Community center will be centerpiece of Johnson City

Robert Houk • Sep 4, 2012 at 9:25 AM

If all goes as expected, Johnson City’s new Community Center at Memorial Park will be ready for occupancy on or before Oct. 1. Assistant City Manager Charles Stahl told me last week that will mean the city’s seniors’ center will soon relocate its operations “lock, stock and barrel” to the $15 million facility.

Moving day can’t come soon enough for city staffers and the seniors they serve. A portion of the 67,000-square-foot facility is dedicated totally for seniors. In fact, there is 27,000 square feet reserved for seniors and their programming (that’s 16,000 more square footage than seniors now have at the current facility on East Myrtle Avenue.

Seniors will also have access to a gymnasium, a full service-kitchen and three pools (a warm water pool, a therapy pool and a 25-yard lap pool). There are also rooms for exercise, billiards and arts and crafts in the seniors wing of the new community center. Touring the soon-to-be-completed facility last week, it was hard to remember why its construction was ever so controversial. But it was.

It began with opposition to digging up the old Memorial Stadium to make room for the community center. While there was much support for building a new football stadium closer to the campus of Science Hill High School, there were many old-timers and history buffs who hated the idea of doing away with the old stadium.

The aquatics facility in the new community center is located in what was the eastern end zone of the old football stadium.

Then came opposition to including a seniors’ center as part of the new community center. A group calling itself Save Our Center accused the City Commission of going back on its word to build an $11 million standalone center for seniors.

The city would have likely made good on that promise had it not been for “He-Who-Must-Not-Be-Named,” who used the building of a new seniors’ center as a ploy in his failed 2007 re-election campaign. If you will recall, former “Commissioner You Know Who” basically brought the whole project to a standstill by suggesting a swimming pool must be added to the new center.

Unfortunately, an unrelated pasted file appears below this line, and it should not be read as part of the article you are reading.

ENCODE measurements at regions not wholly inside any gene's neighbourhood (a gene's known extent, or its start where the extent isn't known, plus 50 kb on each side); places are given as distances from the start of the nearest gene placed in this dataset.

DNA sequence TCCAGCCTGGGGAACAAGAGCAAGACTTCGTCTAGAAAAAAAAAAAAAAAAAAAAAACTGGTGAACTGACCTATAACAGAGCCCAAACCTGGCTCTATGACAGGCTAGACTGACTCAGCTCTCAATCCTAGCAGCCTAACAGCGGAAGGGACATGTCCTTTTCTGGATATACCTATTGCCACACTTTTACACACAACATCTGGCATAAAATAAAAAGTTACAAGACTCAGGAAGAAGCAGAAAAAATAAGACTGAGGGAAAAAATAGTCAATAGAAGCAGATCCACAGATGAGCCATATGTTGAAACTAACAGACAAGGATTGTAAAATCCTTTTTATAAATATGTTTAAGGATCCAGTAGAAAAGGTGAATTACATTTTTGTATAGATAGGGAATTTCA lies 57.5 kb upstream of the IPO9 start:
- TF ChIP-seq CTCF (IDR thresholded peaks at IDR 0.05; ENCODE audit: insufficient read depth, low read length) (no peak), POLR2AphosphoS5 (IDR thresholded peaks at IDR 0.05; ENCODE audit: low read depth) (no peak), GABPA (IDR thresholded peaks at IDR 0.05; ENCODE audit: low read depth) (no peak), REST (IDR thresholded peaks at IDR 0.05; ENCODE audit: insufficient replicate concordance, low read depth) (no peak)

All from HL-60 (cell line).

Soon, the projected costs for the proposed facility grew. There was also trouble in finding a suitable location for the new seniors’ center. Finally, City Manager Pete Peterson suggested the city could get more of a bang for its tax dollars by incorporating a new seniors’ center with a community center that would also meet the city’s needs for a new gymnasium and indoor swimming pool.

That idea, however, was attacked by some critics as unreasonable. Opponents said they were afraid seniors would suffer broken hips as a result of getting knocked down by skate-boarding youths who would also be using the facility. Their fears sounded more like the plot from “A Clockwork Orange” than a legitimate complaint. Johnson City does have a skateboard park, but it’s not at the new community center.

Members of SOC were very persistent in their opposition, and often very wrong. They challenged the city’s assertions that there would be a dedicated entrance for seniors at the new community center even though the architect had in fact copied the entrance from the original plans for a standalone center.

There is indeed a covered separate entrance to the seniors’ wing, as well as many other amenities that were part of the original plans for the standalone center. The seniors’ wing can also be locked off by gates from other portions of the facility.

There are also security cameras located in key areas of the facility, as well as a police officer who will be stationed at the center. It will be difficult for “droogs” (Google “A Clockwork Orange” and you’ll get the reference) to make too much trouble in the center.

It will take proper programming to make the community center a success. Johnson Citians of all ages will be using the new facility’s pools, gyms and kitchen — just not all at the same time. The community center will be just that — a center for the entire community.

City officials said they had this fact in mind when they designed the new facility. Community input was used to decide where things such as rest rooms, showers/lockers and concession stands should go. And it will be up to a committee made up of members from the Seniors’ Center Advisory Board, the city’s Parks and Recreation Board and an aquatics advisory council to make sure programs offered at the new center meet the needs of its users.

The facility is being called the Community Center at Memorial Park to honor the history and legacy of the area. I understand that, but I will once again make one small suggestion: Call it the Dr. Hezekiah Hankal Community Center at Memorial Park. He was a minister, educator and physician. He was also the first black man to be elected to office in Johnson City — back in the day when such a thing was sadly unheard of.

Dr. Hankal was a man of many special talents, but he was also a man with a unique vision for Johnson City. It seems only fitting for his name to grace a building that promises to bring all Johnson Citians together.

Robert Houk is Opinion page editor for the Johnson City Press. He can be reached at rhouk@johnsoncitypress.com.

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